The morality of striving for economic success

Andrea Garcia, Staff Writer

Is The American Dream really dead? These three little words bring such an influx of emotions for us. This isn’t surprising; there are so many strings for you to tug on, leading to a never-ending jumble of stories, issues, heated arguments, and events some people would rather forget happened, tangled up in a tedious ball to unwind. If you have ever put your earbuds in your pocket, you understand; that’s when AirPods had the little string attached for the people who don’t speak ‘broke.’ Plus, it’s a generally jumbled topic. For instance, at this point, I can diverge into talking about how financially, the quintessential American Dream is far too expensive for the majority of the population. As calculated by USA Today, “… living the American dream would cost the average family of four about $130,000 a year” (Gold, 2014). According to the U.S. Census Bureau, roughly one in eight households earned that much money in 2013. So, is the American Dream, as defined in the 21st century, even achievable? However, we’re not going to talk about that — yet. Instead, I want to address the idea that wanting the economic success of the American Dream is not selfish. At its core, the American Dream is selfless. 

When trying to climb up the socioeconomic ladder, you’re going to be hurting somebody in the process- intentionally or not, you will. But that’s business, right? Hurting people is a part of business, part of chasing the economic freedom that’s promised by the American Dream. There’s a lot of corruption going on when money is involved, and lots of injustices. Elon Musk is referred to as a genius, success story, the real-life Iron Man, yet earlier on in the year, he made a 10% budget cut in the workforce for his company SpaceX with little warning to those employees. Tough choices have to be made, though at whose expense? I understand how economic success can be seen as selfish, but that’s not what the American Dream was all about.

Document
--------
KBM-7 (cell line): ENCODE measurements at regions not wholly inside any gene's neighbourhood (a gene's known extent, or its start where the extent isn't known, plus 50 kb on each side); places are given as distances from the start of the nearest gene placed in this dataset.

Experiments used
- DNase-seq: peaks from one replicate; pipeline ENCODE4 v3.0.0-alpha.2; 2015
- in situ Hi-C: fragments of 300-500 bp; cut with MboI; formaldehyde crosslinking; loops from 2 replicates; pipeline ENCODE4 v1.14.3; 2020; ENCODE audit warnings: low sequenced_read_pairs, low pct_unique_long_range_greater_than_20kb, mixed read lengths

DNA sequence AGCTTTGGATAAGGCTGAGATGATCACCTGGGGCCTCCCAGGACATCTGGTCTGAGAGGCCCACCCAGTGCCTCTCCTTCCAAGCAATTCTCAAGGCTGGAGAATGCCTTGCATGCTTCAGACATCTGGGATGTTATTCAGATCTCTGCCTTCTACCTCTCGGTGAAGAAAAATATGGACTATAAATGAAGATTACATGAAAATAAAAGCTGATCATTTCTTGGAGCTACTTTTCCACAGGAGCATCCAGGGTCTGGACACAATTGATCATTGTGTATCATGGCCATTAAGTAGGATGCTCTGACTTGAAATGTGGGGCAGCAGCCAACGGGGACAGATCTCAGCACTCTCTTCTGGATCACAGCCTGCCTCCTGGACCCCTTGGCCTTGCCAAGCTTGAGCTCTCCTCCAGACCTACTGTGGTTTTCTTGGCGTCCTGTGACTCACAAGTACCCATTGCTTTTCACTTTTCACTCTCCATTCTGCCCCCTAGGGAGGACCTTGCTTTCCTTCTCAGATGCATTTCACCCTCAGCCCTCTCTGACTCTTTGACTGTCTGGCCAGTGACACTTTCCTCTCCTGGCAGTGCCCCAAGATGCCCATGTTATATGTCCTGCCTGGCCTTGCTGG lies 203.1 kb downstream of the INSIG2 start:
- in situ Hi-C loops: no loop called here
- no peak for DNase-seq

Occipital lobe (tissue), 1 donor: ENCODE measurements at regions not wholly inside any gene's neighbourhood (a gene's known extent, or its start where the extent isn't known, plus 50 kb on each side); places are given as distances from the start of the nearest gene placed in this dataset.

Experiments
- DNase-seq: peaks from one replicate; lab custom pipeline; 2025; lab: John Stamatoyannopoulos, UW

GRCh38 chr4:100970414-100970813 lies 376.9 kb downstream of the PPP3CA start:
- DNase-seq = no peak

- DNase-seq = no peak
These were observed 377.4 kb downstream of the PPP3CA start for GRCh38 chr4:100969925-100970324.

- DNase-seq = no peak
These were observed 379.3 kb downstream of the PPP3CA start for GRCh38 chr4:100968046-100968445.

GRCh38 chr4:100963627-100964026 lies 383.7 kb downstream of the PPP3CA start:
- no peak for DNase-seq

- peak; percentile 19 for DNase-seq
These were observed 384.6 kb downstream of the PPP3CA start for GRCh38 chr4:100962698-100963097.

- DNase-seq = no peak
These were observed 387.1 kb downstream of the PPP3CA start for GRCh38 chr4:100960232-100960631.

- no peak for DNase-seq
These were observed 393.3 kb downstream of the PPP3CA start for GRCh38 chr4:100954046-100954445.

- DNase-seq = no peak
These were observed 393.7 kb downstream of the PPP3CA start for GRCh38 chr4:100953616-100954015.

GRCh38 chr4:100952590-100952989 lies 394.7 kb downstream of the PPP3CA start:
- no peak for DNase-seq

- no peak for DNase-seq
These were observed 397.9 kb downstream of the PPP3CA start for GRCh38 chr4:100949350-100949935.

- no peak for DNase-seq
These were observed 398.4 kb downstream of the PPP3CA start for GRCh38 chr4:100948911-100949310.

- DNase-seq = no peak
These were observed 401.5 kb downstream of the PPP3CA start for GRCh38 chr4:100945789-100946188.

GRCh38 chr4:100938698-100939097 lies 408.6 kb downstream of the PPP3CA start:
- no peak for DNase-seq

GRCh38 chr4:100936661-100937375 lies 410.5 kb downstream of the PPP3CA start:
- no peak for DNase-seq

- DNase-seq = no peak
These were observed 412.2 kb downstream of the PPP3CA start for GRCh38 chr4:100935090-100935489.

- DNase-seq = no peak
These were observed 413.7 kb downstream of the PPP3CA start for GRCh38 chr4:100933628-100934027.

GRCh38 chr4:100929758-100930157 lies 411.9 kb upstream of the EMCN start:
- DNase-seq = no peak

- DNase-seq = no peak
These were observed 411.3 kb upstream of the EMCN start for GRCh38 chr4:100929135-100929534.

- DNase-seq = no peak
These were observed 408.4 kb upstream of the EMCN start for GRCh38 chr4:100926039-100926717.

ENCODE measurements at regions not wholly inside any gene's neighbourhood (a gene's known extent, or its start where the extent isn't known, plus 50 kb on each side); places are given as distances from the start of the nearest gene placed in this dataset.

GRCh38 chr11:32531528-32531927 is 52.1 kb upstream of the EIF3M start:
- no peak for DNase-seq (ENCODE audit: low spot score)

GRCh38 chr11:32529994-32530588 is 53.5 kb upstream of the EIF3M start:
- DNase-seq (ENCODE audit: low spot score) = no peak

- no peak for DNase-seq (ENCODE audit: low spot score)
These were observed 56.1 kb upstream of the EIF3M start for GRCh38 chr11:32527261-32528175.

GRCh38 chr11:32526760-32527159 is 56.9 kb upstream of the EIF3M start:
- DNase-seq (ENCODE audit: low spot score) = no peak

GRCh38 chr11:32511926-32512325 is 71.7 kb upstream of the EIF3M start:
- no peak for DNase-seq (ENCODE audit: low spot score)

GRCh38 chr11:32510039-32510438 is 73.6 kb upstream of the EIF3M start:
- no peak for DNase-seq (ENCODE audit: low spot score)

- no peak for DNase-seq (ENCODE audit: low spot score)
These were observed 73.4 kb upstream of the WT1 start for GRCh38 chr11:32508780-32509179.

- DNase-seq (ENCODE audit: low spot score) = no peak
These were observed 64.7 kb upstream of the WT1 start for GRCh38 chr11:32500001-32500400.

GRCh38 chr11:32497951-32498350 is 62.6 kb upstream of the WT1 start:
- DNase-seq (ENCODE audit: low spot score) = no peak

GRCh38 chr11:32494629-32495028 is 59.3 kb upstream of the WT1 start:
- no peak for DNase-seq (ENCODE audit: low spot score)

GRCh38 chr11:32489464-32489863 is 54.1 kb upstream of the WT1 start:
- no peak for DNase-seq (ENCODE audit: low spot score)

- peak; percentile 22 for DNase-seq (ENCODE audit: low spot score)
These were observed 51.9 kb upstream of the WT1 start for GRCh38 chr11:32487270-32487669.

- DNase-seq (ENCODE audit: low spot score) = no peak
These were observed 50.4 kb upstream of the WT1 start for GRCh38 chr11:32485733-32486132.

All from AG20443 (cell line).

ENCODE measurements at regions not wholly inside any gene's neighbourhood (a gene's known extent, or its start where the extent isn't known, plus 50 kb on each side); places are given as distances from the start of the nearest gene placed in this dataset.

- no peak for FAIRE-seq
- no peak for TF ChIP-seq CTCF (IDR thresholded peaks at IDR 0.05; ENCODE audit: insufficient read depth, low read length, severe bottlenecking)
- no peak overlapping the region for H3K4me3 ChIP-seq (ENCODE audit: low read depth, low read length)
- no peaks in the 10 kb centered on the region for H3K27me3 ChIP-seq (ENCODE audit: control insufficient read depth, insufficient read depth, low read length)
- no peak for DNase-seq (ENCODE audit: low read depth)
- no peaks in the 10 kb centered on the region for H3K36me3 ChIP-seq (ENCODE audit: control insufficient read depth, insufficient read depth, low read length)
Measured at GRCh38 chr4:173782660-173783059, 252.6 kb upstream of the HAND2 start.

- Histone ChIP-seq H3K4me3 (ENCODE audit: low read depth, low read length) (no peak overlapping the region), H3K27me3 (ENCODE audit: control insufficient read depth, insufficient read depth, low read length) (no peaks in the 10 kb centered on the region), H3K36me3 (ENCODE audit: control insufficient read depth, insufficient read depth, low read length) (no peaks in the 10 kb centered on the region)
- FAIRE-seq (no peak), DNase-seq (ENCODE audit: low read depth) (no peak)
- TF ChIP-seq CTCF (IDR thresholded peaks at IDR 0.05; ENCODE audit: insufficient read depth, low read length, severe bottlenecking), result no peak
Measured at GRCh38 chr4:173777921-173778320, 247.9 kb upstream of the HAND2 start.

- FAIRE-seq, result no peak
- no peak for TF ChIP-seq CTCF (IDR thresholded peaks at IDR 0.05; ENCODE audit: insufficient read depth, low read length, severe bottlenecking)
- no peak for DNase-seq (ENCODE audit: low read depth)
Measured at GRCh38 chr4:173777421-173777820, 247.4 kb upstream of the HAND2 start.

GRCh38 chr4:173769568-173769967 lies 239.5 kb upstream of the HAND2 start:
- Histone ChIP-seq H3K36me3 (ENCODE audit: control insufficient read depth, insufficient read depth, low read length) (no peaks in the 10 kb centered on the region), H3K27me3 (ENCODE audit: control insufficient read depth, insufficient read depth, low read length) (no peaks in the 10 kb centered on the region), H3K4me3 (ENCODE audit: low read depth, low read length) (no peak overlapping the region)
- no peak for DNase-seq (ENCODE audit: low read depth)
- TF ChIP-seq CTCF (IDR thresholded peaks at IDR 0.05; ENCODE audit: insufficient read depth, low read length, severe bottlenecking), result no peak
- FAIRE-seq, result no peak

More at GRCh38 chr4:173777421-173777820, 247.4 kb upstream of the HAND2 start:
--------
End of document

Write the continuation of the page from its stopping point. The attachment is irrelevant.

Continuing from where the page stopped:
Originally, the American Dream said that equality of opportunity allows you to achieve your dreams if you put in the time and effort towards them; be a dreamer, be a hard worker, and see great rewards for it. Many correlate this with the ability to support their families and ensure their children’s future: that their children won’t face the same struggles that they did and can go even further than them. Thus, these children strive to bring their parents’ hopes and dreams for them, their hard work, to fruition. The cycle then continues. When these children earn a higher paying career, they buy for themselves and their family things that they were not able to when they were younger. They buy nicer houses in better areas than that of which they grew up in. This isn’t selfish. This is providing.